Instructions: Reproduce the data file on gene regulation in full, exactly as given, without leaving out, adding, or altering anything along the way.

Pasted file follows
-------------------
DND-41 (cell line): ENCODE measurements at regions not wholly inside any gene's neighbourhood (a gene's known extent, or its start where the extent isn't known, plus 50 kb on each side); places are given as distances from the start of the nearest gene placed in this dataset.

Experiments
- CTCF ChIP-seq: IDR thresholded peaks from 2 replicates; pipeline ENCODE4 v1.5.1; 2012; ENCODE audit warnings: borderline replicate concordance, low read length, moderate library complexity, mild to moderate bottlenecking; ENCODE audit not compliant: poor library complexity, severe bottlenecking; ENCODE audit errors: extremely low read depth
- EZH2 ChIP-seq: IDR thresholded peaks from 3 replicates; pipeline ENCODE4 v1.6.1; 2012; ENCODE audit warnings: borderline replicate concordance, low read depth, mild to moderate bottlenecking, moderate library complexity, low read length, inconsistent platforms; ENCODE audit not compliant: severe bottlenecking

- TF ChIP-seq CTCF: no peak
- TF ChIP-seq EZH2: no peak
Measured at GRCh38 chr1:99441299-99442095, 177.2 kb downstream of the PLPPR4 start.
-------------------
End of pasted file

DND-41 (cell line): ENCODE measurements at regions not wholly inside any gene's neighbourhood (a gene's known extent, or its start where the extent isn't known, plus 50 kb on each side); places are given as distances from the start of the nearest gene placed in this dataset.

Experiments
- CTCF ChIP-seq: IDR thresholded peaks from 2 replicates; pipeline ENCODE4 v1.5.1; 2012; ENCODE audit warnings: borderline replicate concordance, low read length, moderate library complexity, mild to moderate bottlenecking; ENCODE audit not compliant: poor library complexity, severe bottlenecking; ENCODE audit errors: extremely low read depth
- EZH2 ChIP-seq: IDR thresholded peaks from 3 replicates; pipeline ENCODE4 v1.6.1; 2012; ENCODE audit warnings: borderline replicate concordance, low read depth, mild to moderate bottlenecking, moderate library complexity, low read length, inconsistent platforms; ENCODE audit not compliant: severe bottlenecking

- TF ChIP-seq CTCF: no peak
- TF ChIP-seq EZH2: no peak
Measured at GRCh38 chr1:99441299-99442095, 177.2 kb downstream of the PLPPR4 start.